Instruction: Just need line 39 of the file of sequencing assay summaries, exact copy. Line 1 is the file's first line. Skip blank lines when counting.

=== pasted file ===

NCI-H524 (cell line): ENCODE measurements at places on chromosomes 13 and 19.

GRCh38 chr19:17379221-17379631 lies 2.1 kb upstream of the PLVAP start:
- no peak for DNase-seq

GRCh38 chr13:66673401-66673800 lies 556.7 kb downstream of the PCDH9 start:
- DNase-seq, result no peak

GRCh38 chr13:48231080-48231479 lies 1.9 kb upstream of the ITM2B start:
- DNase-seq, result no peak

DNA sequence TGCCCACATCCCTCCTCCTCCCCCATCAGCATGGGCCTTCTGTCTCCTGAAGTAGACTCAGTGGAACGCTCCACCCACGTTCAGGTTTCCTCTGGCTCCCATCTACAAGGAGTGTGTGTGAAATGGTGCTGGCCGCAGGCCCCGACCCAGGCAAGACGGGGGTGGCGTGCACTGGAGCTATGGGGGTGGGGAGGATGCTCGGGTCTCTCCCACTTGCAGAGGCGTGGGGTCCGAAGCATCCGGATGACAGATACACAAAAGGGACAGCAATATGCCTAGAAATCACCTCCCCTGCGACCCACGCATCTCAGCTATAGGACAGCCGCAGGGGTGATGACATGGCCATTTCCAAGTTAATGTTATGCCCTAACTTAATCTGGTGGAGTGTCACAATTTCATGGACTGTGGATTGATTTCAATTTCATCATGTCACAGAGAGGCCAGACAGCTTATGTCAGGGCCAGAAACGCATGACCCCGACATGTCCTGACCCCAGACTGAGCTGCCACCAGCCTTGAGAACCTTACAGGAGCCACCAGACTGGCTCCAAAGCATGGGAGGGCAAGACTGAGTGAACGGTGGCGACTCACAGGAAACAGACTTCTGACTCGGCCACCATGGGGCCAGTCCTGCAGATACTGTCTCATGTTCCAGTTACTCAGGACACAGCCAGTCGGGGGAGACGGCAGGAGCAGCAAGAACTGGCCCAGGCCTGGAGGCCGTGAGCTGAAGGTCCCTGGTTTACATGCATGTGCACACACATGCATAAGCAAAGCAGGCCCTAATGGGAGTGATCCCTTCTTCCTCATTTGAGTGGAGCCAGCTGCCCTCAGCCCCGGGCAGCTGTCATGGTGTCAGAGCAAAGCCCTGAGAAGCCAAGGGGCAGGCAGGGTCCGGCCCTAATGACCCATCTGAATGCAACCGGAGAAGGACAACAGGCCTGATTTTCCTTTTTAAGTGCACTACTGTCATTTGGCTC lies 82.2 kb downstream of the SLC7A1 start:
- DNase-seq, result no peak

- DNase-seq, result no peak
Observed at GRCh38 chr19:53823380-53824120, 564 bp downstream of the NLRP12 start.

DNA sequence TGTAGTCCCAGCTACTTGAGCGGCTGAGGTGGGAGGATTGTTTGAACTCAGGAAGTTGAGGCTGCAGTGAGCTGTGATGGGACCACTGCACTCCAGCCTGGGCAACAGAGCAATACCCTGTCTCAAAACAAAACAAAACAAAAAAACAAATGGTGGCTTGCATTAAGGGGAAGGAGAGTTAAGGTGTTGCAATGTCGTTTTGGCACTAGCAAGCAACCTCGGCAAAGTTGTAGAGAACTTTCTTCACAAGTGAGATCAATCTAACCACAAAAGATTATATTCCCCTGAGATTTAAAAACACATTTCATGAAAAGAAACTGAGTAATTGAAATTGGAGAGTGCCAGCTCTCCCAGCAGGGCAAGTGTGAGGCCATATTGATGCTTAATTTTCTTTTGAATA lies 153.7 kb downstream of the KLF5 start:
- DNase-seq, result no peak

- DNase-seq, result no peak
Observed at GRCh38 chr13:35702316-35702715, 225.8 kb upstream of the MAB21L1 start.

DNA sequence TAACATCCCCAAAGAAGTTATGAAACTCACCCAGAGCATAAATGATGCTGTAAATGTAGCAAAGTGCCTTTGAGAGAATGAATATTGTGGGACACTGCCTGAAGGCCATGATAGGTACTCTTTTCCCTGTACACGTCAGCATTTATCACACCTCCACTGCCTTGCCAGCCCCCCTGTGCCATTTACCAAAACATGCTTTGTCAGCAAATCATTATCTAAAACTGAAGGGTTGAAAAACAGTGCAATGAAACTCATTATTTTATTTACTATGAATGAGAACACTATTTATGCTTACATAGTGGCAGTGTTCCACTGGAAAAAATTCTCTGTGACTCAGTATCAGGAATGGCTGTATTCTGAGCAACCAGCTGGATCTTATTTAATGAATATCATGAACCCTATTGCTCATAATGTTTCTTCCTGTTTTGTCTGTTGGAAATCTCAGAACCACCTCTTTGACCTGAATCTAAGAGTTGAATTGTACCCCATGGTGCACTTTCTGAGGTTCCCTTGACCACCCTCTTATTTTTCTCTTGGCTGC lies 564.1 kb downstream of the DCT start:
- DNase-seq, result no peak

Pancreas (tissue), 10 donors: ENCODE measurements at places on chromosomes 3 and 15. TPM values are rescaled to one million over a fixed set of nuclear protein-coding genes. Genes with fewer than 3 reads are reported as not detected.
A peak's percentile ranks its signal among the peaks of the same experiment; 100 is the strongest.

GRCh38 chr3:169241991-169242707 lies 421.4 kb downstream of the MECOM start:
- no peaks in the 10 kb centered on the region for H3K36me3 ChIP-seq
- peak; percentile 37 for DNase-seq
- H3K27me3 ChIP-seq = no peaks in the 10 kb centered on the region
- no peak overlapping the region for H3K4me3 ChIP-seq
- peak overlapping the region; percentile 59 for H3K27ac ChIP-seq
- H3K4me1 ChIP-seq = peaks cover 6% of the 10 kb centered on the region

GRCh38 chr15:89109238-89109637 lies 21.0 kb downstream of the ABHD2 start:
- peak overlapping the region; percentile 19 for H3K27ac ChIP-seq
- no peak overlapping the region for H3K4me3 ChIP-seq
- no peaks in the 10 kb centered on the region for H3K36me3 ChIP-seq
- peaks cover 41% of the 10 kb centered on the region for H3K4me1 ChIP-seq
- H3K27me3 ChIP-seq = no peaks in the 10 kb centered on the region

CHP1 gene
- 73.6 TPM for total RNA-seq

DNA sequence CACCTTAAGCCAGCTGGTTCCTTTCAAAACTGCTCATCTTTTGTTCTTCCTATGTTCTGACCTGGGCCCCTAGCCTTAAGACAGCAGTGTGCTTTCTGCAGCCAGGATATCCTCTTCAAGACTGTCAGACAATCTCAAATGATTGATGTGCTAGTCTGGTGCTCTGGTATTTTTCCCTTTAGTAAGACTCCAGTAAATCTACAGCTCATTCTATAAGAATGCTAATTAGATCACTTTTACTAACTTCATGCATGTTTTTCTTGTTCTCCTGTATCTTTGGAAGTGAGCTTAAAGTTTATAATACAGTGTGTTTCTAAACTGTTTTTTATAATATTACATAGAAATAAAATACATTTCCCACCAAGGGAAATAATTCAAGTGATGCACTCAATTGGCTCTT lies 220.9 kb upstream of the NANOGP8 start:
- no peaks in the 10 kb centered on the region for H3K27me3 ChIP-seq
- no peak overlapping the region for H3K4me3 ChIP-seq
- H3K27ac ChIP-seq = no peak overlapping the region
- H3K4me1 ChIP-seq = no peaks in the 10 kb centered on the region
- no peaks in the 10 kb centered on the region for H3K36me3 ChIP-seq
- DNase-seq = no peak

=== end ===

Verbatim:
- H3K4me1 ChIP-seq = no peaks in the 10 kb centered on the region